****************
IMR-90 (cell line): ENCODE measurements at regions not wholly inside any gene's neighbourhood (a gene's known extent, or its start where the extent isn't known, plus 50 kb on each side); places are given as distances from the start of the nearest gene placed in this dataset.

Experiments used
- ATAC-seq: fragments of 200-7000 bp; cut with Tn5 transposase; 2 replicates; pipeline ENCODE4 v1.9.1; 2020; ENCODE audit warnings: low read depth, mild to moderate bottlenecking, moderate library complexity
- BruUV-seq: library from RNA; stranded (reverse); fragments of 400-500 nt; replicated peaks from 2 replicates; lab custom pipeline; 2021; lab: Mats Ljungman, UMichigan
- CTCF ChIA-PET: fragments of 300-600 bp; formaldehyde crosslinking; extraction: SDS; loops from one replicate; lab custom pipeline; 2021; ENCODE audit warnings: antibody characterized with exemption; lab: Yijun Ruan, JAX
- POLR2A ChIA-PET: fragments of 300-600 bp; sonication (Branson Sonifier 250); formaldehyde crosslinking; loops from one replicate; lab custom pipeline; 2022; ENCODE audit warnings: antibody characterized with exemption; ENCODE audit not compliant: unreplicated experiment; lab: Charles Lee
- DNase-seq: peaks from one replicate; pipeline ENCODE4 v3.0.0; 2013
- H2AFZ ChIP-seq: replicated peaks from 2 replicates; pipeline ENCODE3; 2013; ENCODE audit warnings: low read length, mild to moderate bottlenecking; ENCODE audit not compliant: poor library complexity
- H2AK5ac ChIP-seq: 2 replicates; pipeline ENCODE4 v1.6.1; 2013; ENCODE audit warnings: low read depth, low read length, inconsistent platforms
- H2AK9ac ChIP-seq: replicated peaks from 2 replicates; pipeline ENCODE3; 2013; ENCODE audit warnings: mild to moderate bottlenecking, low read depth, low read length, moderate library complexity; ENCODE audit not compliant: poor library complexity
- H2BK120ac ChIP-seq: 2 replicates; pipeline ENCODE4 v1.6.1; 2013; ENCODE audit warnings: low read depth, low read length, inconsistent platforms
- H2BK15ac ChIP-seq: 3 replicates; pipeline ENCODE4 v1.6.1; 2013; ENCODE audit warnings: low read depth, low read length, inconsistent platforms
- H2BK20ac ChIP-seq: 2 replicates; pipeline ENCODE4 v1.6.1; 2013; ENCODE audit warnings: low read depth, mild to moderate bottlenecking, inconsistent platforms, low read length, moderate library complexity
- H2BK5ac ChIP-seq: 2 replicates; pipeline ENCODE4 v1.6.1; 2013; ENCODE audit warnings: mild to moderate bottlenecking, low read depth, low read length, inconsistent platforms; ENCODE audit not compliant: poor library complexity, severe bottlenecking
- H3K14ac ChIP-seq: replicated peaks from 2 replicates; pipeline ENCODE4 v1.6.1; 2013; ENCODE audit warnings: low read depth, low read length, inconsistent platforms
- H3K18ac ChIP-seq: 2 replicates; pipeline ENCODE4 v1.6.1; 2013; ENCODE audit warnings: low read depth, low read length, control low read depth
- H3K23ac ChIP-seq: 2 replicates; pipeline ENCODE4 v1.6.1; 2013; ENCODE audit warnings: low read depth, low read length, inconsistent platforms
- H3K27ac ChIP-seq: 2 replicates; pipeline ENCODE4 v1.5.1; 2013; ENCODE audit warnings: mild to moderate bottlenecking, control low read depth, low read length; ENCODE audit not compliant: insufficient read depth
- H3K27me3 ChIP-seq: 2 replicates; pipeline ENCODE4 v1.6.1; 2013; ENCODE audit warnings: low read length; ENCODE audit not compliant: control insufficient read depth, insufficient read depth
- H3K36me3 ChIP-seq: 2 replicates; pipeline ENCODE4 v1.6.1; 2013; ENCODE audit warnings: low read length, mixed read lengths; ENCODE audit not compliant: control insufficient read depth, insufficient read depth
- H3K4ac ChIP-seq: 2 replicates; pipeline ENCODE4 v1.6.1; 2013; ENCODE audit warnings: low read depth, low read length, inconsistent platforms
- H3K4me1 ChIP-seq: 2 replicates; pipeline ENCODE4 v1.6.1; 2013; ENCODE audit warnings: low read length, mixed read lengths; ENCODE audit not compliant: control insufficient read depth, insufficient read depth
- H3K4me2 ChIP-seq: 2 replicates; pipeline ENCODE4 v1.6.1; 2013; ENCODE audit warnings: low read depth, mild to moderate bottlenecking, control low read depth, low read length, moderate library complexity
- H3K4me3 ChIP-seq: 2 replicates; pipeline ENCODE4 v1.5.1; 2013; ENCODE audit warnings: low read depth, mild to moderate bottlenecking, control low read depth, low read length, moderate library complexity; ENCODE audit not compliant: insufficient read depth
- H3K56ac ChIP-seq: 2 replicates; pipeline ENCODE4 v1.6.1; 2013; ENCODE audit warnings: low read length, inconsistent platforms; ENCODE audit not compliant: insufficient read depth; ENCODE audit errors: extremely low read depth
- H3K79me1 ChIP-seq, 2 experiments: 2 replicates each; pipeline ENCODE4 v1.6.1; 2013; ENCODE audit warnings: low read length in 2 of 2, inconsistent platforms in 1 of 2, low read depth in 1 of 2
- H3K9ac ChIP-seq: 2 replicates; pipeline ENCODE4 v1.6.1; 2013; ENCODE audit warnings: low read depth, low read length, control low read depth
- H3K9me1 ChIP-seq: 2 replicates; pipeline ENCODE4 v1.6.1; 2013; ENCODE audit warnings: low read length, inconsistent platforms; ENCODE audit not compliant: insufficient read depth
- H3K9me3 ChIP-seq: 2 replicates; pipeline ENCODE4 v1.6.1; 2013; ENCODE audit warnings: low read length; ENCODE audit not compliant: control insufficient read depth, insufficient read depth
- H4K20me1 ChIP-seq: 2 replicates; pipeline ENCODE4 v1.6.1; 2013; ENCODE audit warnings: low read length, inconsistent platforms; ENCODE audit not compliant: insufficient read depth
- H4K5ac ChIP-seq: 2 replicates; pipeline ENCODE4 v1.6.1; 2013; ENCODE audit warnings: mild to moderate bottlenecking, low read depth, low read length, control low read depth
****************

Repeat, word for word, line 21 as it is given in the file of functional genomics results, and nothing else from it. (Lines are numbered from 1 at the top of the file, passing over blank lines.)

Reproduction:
- H3K4ac ChIP-seq: 2 replicates; pipeline ENCODE4 v1.6.1; 2013; ENCODE audit warnings: low read depth, low read length, inconsistent platforms